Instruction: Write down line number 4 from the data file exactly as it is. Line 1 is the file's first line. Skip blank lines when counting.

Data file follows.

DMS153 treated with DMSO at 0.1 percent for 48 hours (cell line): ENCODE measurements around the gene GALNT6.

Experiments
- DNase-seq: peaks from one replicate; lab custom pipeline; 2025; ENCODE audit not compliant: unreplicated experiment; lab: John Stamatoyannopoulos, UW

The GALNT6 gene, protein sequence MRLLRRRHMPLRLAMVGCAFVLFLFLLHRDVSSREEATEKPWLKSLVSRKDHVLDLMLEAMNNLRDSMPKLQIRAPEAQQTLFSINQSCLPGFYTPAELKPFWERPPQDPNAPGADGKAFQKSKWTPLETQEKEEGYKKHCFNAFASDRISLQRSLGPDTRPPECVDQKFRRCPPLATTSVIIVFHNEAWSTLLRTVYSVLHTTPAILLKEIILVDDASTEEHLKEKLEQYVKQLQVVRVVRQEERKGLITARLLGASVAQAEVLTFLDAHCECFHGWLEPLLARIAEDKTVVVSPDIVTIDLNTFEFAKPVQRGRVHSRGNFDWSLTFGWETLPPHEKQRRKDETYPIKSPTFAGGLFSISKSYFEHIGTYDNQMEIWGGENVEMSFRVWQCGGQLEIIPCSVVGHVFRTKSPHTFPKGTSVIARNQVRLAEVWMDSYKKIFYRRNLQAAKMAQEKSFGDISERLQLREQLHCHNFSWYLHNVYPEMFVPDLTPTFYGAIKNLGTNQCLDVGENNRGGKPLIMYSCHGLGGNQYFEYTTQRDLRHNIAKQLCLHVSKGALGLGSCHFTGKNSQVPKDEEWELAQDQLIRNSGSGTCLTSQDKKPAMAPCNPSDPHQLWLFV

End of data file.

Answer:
The GALNT6 gene, protein sequence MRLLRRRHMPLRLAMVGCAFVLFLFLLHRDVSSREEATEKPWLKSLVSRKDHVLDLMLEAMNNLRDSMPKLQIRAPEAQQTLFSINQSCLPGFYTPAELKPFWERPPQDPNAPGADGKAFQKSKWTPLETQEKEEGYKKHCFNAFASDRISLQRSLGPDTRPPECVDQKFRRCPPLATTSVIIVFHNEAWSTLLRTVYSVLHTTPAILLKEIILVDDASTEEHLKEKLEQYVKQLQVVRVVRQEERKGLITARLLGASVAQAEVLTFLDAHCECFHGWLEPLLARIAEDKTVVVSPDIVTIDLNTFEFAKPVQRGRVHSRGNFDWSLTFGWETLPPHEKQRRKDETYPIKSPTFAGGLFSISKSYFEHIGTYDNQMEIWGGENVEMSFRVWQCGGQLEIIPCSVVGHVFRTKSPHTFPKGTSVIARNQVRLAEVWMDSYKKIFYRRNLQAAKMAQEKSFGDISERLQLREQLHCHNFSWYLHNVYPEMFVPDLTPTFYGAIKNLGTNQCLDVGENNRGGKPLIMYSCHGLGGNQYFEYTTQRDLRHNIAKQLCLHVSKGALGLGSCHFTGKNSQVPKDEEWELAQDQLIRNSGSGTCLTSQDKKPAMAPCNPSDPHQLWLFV